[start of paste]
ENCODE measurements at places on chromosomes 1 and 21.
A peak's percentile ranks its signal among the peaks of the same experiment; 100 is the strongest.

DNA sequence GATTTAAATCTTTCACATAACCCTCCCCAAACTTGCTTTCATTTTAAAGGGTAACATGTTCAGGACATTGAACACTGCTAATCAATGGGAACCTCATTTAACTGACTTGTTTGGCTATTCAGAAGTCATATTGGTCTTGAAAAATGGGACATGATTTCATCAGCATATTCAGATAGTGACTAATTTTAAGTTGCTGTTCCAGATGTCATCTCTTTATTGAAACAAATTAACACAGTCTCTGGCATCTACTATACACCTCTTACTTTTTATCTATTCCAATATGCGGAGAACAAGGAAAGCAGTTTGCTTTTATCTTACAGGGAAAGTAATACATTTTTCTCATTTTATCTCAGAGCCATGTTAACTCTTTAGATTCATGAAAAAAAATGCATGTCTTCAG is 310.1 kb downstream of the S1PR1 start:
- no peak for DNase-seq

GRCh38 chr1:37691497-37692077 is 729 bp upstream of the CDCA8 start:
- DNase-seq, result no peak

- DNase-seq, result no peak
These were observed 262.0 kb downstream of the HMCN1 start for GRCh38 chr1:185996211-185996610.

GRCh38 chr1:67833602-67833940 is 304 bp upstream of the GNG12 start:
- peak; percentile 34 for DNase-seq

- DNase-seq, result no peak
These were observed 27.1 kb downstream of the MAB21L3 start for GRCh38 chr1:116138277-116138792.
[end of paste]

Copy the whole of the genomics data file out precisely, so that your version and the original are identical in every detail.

ENCODE measurements at places on chromosomes 1 and 21.
A peak's percentile ranks its signal among the peaks of the same experiment; 100 is the strongest.

DNA sequence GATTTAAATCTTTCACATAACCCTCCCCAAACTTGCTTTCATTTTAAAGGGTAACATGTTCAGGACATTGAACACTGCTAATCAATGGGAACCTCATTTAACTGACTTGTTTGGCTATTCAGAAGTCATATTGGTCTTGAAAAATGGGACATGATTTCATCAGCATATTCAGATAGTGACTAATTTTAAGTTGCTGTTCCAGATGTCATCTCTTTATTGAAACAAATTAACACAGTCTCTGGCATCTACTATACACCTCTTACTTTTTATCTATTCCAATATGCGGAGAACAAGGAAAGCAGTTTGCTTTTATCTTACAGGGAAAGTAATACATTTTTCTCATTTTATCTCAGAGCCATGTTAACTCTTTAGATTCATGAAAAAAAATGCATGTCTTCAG is 310.1 kb downstream of the S1PR1 start:
- no peak for DNase-seq

GRCh38 chr1:37691497-37692077 is 729 bp upstream of the CDCA8 start:
- DNase-seq, result no peak

- DNase-seq, result no peak
These were observed 262.0 kb downstream of the HMCN1 start for GRCh38 chr1:185996211-185996610.

GRCh38 chr1:67833602-67833940 is 304 bp upstream of the GNG12 start:
- peak; percentile 34 for DNase-seq

- DNase-seq, result no peak
These were observed 27.1 kb downstream of the MAB21L3 start for GRCh38 chr1:116138277-116138792.